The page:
Neohapsis is currently accepting applications for employment. For more information, please visit our website www.neohapsis.com or email firstname.lastname@example.org
[ISN] The brazen airport computer theft that has Australia's anti-terror fighters up in arms
From: InfoSec News (isnc4i.org)
Date: Fri Sep 05 2003 - 02:20:30 CDT
Forwarded from: Christian Wright <cwc4i.org>
By Philip Cornford
September 5, 2003
On the night of Wednesday, August 27, two men dressed as computer
technicians and carrying tool bags entered the cargo processing and
intelligence centre at Sydney International Airport.
The men, described as being of Pakistani-Indian-Arabic appearance,
took a lift to the third floor of the Charles Ulm building in Link
Road, next to the customs handling depot and the Qantas Jet Base.
They presented themselves to the security desk as technicians sent by
Electronic Data Systems, the outsourced customs computer services
provider which regularly sends people to work on computers after
normal office hours.
After supplying false names and signatures, they were given access to
the top-security mainframe room. They knew the room's location and no
directions were needed.
Inside, they spent two hours disconnecting two computers, which they
put on trolleys and wheeled out of the room, past the security desk,
into the lift and out of the building.
The brazen theft has prompted Australia's top security agencies to
conduct emergency damage audits amid fears that terrorists may have
gained access to highly sensitive intelligence from the computers.
The Australian Federal Police and ASIO, the two chief guardians
against terrorism, fired off angry memos to customs officials,
demanding to know the extent to which their top-secret operations have
The Australian Customs Service has admitted the security blunder, but
told customs officers in an email that no sensitive operational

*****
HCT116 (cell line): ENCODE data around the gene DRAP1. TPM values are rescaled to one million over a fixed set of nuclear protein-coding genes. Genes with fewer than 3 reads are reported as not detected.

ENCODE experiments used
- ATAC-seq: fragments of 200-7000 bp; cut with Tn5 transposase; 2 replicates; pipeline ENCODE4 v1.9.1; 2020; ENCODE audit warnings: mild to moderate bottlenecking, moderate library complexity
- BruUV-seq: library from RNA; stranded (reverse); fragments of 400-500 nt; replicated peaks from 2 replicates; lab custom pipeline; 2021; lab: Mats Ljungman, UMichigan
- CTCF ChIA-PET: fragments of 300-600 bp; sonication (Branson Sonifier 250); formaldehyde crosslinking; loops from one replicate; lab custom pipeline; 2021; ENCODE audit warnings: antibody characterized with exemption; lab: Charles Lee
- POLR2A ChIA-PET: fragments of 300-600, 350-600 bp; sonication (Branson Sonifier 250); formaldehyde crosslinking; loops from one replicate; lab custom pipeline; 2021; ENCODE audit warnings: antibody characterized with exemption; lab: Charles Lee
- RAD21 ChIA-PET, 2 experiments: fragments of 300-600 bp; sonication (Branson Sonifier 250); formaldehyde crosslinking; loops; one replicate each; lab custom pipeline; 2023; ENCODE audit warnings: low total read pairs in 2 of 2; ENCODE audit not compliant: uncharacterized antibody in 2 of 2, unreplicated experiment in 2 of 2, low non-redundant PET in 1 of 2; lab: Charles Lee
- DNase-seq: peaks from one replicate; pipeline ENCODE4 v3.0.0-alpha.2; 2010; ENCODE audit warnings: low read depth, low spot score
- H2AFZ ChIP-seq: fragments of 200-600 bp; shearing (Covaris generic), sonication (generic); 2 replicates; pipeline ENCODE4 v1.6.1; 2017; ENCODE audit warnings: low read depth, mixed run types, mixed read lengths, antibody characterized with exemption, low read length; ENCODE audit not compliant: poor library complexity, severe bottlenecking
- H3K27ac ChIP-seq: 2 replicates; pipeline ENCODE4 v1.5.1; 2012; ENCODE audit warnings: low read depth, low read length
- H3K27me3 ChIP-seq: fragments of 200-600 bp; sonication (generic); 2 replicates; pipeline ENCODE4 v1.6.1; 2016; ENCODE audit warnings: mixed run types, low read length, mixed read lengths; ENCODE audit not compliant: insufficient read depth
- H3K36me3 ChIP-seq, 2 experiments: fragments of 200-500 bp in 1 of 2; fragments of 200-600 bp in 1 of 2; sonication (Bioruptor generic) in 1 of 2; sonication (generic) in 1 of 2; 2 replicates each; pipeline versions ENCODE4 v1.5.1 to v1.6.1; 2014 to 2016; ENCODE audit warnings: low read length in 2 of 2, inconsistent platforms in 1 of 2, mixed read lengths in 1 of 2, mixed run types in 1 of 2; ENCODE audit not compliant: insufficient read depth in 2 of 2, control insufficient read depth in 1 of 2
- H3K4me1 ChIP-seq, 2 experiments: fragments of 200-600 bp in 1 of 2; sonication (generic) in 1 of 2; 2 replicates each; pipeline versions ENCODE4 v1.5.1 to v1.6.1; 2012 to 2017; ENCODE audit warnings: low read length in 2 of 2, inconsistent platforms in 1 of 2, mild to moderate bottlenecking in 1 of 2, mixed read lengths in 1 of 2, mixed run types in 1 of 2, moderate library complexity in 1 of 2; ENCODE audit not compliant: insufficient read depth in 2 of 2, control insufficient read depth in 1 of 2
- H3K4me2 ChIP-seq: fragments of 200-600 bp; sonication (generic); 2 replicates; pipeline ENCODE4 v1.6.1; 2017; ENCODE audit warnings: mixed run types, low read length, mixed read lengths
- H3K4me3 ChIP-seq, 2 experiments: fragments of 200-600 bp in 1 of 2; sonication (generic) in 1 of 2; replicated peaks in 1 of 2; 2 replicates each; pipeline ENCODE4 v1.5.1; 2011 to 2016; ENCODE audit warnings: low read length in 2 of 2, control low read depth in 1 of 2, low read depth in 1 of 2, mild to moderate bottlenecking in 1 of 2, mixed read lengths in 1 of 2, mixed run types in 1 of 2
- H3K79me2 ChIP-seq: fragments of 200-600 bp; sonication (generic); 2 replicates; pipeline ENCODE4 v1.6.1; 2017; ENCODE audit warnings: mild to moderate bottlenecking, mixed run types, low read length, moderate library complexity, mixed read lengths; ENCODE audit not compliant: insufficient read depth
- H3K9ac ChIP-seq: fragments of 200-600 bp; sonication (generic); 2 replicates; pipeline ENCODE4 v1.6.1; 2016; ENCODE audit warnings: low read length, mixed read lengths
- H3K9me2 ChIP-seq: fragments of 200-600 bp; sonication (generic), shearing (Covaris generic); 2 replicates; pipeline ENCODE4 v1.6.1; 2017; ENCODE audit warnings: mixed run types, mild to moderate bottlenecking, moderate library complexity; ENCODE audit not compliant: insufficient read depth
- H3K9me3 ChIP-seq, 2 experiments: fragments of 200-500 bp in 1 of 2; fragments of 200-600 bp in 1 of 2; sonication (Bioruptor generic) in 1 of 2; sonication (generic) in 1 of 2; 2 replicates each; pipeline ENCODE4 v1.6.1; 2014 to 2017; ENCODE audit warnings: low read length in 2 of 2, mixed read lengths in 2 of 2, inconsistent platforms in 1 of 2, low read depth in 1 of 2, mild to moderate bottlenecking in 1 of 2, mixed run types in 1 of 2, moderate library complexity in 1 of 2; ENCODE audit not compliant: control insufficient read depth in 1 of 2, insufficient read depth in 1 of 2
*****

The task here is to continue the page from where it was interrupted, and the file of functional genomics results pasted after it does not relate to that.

information was lost.
This brought angry rebuttals from customs officers who claimed that
the two mainframe servers held thousands of confidential files,
including top-secret communications between customs investigators and
the AFP and ASIO.
They point to the fact that all officers have been instructed to
change passwords which give them access to the system, but a spokesman
for the Customs Minister, Chris Ellison, said this was a
The theft is being investigated by the AFP, which is conducting 65
counter-terrorist operations against nationalist groups in Australia
and international terrorist groups such as al-Qaeda and Jemaah
Customs officers believe the thieves had inside information because
they knew how to bypass security, how to identify themselves and where
to go, plus the fact that the mainframe room was regularly entered
after hours for maintenance.
The Community and Public Sector Union, which represents customs
officers, has asked for guarantees that none of its members is at risk
as a result of the theft.
The union expressed fears thatthe lives of undercover agents could be
jeopardised after officers claimed that customs officials were
covering up the true extent of the damage. Also at risk, they said,
are operations against terrorists and international drug cartels in
which customs officers watch the movements of suspects and suspicious
cargo in and out of the country.
They stressed that terrorists had the most to gain by stealing the
servers. "The servers have no value except the information they
contain," an officer said. "They would have personal internal email
accounts, probably the passwords for those accounts, and any
information harboured within them.
"Customs officers use the accounts to communicate volumes of sensitive
operational material and intelligence to each other, including
information from other agencies such as AFP and ASIO. This would be at
The spokesman for Senator Ellison said: "Extensive testing of the
system is being carried out to determine whether it has been
compromised by the theft. No evidence has emerged to indicate that
there has been any intrusion. Customs has been advised that the
servers did not contain personal, business-related or national
"Nevertheless, arrangements were made to change all staff passwords as
a precautionary measure. All staff have been asked to report any
irregularities in their access arrangements to the system. As the
matter is subject to an ongoing investigation, it is inappropriate to
comment further. Although there is no evidence of an intrusion,
Senator Ellison has called for a full report."
A spokeswoman for the Attorney-General, Daryl Williams, who is
responsible for ASIO, said: "This is an issue for customs. It is not a
national security issue."
ISN is currently hosted by Attrition.org
To unsubscribe email majordomoattrition.org with 'unsubscribe isn'
in the BODY of the mail.